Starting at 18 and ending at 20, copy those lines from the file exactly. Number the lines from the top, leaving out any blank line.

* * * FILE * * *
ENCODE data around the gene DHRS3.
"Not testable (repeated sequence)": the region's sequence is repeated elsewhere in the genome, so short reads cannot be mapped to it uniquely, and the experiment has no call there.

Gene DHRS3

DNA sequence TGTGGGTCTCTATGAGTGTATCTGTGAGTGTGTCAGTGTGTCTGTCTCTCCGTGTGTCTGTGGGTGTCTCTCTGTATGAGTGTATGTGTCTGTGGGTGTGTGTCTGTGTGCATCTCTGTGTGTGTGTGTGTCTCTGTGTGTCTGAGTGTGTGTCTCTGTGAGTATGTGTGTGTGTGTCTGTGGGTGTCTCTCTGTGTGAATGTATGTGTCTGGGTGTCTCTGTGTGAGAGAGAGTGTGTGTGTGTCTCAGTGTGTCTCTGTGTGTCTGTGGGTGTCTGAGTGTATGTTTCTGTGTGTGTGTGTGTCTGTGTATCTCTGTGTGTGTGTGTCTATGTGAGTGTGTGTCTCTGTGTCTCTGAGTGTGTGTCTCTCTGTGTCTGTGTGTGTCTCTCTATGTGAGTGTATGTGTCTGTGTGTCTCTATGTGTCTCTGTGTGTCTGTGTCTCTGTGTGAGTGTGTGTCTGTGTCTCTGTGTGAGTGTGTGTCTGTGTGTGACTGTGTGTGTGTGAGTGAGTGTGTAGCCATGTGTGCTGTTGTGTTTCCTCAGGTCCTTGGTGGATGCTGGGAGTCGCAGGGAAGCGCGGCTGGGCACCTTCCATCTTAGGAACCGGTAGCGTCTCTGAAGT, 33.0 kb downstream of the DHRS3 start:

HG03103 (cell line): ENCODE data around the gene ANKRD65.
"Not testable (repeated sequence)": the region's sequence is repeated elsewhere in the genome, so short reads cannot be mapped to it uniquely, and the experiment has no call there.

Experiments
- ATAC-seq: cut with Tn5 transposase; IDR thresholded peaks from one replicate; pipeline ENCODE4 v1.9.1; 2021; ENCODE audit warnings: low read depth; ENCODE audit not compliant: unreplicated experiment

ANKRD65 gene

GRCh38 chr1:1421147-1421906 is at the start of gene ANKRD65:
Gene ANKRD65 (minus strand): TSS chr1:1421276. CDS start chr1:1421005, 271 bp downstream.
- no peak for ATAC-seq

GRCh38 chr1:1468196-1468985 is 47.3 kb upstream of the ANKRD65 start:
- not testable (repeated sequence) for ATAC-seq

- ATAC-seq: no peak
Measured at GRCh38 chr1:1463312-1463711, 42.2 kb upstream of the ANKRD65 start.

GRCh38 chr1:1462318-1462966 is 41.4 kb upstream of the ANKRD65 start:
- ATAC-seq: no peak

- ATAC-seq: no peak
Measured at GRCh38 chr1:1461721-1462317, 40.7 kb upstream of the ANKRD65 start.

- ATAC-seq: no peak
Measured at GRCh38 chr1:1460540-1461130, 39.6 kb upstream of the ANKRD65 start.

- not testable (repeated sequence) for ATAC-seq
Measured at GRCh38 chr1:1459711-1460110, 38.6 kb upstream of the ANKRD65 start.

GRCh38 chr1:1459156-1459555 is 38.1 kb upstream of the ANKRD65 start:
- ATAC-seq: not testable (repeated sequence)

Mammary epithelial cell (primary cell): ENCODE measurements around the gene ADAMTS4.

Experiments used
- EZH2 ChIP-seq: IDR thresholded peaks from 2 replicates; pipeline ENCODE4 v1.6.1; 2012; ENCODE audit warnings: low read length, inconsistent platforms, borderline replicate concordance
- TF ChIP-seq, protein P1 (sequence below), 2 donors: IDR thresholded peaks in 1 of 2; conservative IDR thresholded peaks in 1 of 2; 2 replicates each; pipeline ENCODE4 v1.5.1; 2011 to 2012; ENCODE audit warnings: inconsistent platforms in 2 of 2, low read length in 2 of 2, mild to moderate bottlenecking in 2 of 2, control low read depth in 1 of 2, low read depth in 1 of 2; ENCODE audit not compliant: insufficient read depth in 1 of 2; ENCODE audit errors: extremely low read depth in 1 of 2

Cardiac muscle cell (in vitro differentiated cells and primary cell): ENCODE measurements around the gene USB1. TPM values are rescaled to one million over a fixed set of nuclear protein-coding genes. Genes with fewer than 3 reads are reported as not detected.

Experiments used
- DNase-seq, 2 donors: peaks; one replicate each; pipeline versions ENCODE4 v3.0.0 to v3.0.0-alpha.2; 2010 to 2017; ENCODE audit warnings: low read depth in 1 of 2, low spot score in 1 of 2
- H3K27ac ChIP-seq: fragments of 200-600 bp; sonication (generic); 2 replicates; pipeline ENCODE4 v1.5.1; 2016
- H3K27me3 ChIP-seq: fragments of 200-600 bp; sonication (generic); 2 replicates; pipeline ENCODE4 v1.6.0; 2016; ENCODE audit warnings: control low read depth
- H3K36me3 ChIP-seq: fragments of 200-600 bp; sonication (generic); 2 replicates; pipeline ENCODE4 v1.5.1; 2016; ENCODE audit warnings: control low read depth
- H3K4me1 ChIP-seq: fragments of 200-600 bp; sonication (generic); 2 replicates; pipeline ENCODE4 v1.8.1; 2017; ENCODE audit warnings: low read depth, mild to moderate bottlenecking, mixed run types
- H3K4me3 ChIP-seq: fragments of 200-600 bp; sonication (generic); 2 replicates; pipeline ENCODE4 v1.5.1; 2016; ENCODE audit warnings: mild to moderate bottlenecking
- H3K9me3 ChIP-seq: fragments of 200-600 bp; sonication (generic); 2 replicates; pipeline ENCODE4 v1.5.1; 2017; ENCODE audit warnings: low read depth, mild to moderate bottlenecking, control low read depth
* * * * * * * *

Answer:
- ATAC-seq: no peak

- ATAC-seq: no peak
Measured at GRCh38 chr1:1461721-1462317, 40.7 kb upstream of the ANKRD65 start.